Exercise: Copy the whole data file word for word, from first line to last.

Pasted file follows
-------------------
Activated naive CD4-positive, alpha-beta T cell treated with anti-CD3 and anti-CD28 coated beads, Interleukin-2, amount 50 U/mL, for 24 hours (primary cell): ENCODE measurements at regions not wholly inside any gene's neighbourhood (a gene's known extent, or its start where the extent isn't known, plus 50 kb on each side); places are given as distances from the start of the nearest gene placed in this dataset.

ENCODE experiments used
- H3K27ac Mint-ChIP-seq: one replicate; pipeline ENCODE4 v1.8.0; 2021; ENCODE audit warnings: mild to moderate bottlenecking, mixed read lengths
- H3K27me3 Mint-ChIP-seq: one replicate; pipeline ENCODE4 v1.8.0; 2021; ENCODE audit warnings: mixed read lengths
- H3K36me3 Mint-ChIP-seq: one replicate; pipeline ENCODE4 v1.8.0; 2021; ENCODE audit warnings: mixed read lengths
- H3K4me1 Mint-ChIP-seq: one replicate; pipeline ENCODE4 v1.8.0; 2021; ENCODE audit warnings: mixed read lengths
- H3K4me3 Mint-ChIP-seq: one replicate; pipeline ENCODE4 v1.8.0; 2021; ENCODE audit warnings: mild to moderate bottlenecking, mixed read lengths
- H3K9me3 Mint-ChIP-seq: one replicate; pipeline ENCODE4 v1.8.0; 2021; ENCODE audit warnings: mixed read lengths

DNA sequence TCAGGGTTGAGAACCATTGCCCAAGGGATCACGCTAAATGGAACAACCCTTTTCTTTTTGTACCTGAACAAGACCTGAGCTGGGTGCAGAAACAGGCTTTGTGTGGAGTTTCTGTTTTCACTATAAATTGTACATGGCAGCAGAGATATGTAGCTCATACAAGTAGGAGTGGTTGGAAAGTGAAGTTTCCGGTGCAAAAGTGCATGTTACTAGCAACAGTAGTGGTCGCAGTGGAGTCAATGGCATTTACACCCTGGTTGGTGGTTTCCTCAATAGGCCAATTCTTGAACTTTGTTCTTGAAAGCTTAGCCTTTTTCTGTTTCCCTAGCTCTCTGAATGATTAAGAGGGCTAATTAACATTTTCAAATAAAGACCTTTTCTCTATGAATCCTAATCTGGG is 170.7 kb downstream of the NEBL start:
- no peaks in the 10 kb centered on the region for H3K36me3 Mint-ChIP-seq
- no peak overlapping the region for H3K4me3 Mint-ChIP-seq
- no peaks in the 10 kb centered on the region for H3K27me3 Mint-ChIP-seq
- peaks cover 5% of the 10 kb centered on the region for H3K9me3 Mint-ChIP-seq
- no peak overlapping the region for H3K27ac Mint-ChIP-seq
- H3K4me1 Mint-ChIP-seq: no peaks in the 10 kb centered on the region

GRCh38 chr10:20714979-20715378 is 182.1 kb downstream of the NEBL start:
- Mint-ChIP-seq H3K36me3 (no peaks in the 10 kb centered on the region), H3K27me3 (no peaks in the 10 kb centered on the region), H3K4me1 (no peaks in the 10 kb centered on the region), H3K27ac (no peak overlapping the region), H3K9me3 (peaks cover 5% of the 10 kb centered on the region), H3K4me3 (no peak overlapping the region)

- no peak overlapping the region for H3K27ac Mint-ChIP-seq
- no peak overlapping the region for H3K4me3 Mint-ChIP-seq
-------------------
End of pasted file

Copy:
Activated naive CD4-positive, alpha-beta T cell treated with anti-CD3 and anti-CD28 coated beads, Interleukin-2, amount 50 U/mL, for 24 hours (primary cell): ENCODE measurements at regions not wholly inside any gene's neighbourhood (a gene's known extent, or its start where the extent isn't known, plus 50 kb on each side); places are given as distances from the start of the nearest gene placed in this dataset.

ENCODE experiments used
- H3K27ac Mint-ChIP-seq: one replicate; pipeline ENCODE4 v1.8.0; 2021; ENCODE audit warnings: mild to moderate bottlenecking, mixed read lengths
- H3K27me3 Mint-ChIP-seq: one replicate; pipeline ENCODE4 v1.8.0; 2021; ENCODE audit warnings: mixed read lengths
- H3K36me3 Mint-ChIP-seq: one replicate; pipeline ENCODE4 v1.8.0; 2021; ENCODE audit warnings: mixed read lengths
- H3K4me1 Mint-ChIP-seq: one replicate; pipeline ENCODE4 v1.8.0; 2021; ENCODE audit warnings: mixed read lengths
- H3K4me3 Mint-ChIP-seq: one replicate; pipeline ENCODE4 v1.8.0; 2021; ENCODE audit warnings: mild to moderate bottlenecking, mixed read lengths
- H3K9me3 Mint-ChIP-seq: one replicate; pipeline ENCODE4 v1.8.0; 2021; ENCODE audit warnings: mixed read lengths

DNA sequence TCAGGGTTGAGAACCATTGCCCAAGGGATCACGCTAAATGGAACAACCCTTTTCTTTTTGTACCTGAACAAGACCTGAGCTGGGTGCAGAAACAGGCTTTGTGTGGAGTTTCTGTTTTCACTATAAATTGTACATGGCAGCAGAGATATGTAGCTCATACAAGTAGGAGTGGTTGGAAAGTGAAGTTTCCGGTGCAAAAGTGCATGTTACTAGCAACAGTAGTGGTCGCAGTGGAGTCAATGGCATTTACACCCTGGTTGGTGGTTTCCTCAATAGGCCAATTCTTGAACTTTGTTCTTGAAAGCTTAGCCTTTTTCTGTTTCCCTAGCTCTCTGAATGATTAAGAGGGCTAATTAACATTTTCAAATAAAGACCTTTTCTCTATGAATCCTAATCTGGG is 170.7 kb downstream of the NEBL start:
- no peaks in the 10 kb centered on the region for H3K36me3 Mint-ChIP-seq
- no peak overlapping the region for H3K4me3 Mint-ChIP-seq
- no peaks in the 10 kb centered on the region for H3K27me3 Mint-ChIP-seq
- peaks cover 5% of the 10 kb centered on the region for H3K9me3 Mint-ChIP-seq
- no peak overlapping the region for H3K27ac Mint-ChIP-seq
- H3K4me1 Mint-ChIP-seq: no peaks in the 10 kb centered on the region

GRCh38 chr10:20714979-20715378 is 182.1 kb downstream of the NEBL start:
- Mint-ChIP-seq H3K36me3 (no peaks in the 10 kb centered on the region), H3K27me3 (no peaks in the 10 kb centered on the region), H3K4me1 (no peaks in the 10 kb centered on the region), H3K27ac (no peak overlapping the region), H3K9me3 (peaks cover 5% of the 10 kb centered on the region), H3K4me3 (no peak overlapping the region)

- no peak overlapping the region for H3K27ac Mint-ChIP-seq
- no peak overlapping the region for H3K4me3 Mint-ChIP-seq